Fitting a Leo Vince GP Pro + Decat to my 10R

Leo Vince claim good power gains but it's the 12.5kg weight saving I'm after most

It's not like my 10R lacks power; 173bhp on the dyno, to be precise. It was the claimed weight savings that made me think it would be worth spending a morning skinning my knuckles and swearing at inanimate objects. Leo Vince reckon the GP Pro exhaust is 78% lighter than the stock item. I can't work out the actual weight saving, but it's probably about the size of Wales, or seventeen London buses.

It's not just the end can that's adding a muffin-top to the ZX-10R's otherwise svelte lines, the catalytic converter is guilty too. Blame the European Union for that one.

So I went for the GP Pro exhaust and de-Cat option. Leo Vince claim a weight saving of 12.5kgs over stock and a torque gain of up to 15% in the mid range and an additonal 15bhp at 7,000rpm.

It all sounds good. Skinned knuckles here we come..

Heat shield and standard end can come off quite easily. It's at this stage - and always at this stage - where you get a false boost in confidence and think you could wrap the whole job up in 20 minutes.

I took a few bolts out of the fairing to get at where the Cat's mounted to the chassis. It's going well, confidence is quite high. Might even get a brew on the go.

The exhaust valve worries me. There's no place for it in the new system, so I pop a bolt off the top of it where it's connected to the Cat and watch the assembly explode across the garage floor. Good job I won't be needing it again. Although, it may mean there's less of a banzai rush at 8,000rpm when the valve fully opens.

With the Cat off it's customary to fire the bike up and see how loud it is.. As well as deafening yourself, this is also a very good way of finding out where your cat has decided to take a nap. Small black cat leaps out of box in the background the moment the engine fires into life.

Link pipe goes on no problems, but when bolted onto the chassis it sits very close to the swingarm which is quite concerning. So far, 40 minutes in, it's looking good.

Perhaps I should have put a picture up before this one showing me struggling with the end can, trying to line it up with the link pipe and keep it away from the swingarm.

Things that aren't pictured here: me consulting the Italian-made nonsense masquerading as an instruction manual. Me Googling for fitting instructions to see if others have their exhaust so close to the swingarm. Me trying to ring the Leo Vince UK importer for a couple of tips and finally, me taking the link-pipe back off for a bit of jiggery-pokery with the whole thing.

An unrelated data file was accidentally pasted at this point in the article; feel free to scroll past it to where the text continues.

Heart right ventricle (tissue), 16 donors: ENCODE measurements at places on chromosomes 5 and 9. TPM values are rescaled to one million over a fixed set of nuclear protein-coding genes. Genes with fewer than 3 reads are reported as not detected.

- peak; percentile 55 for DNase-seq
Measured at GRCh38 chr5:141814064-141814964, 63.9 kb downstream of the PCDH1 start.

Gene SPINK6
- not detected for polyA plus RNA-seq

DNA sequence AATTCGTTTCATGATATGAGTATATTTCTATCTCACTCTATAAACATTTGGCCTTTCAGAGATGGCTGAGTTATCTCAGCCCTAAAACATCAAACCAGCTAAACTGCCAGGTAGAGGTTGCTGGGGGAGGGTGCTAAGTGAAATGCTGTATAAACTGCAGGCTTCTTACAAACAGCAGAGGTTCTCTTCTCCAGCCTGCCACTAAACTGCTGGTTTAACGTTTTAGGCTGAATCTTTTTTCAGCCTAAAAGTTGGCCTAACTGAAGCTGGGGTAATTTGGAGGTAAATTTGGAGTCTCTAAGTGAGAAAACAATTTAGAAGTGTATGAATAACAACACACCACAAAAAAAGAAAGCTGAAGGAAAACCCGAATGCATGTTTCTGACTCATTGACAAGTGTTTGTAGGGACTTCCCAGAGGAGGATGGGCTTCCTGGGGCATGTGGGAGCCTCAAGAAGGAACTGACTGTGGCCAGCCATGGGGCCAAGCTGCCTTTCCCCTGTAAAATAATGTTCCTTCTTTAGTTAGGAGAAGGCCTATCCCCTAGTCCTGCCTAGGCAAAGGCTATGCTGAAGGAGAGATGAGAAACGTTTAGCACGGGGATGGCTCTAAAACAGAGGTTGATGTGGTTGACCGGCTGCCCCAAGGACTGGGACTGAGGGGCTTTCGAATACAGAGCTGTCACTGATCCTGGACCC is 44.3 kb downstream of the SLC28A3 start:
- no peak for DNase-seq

I ended up loosening off the link pipe where it was connected to the chassis and loosening off where the end can was connected to the link pipe. I then attached the carbon-fibre exhaust hanger to the exhaust and with a mixture of brute force and gentle persuasion got the end can connected to the pillion peg hanger. From here it was a case of holding the link pipe away from the swing arm while tightening the jubilee clips bit by bit. I also added a couple of extra washers to where the link-pipe connects to the chassis, in order to push the whole system a few millimeters further away from the swinging arm.

Another 40 minutes gone, unsurprisngly, I've gone over the hour target I set myself.

Ta-dah! That's the job jobbed, as they say. Carbon-fibre heatshield was the only thing I needed to add. I also added the supplied baffle too as I actually like my bikes as quiet as possible. Especially inline-fours. When I run it on the dyno, I'll see what it gets with baffle in and baffle out.

It's worth noting that Leo Vince couldn't have made the location of the bolt to hold the baffle in any more baffling. I hacksawed off a good half of it, to get it in without scratching the can. If you buy a GP Pro, you'll find out..

It took me two hours to fit, which was one hour longer than I thought it would take but then again, I have no skinned knuckles, which is at least eight less than I thought I'd have.

You can get the 2011 ZX-10R Leo Vince GP Pro exhaust for: £425. The de-Cat link pipe costs a further £190.

Dyno report will follow shortly.

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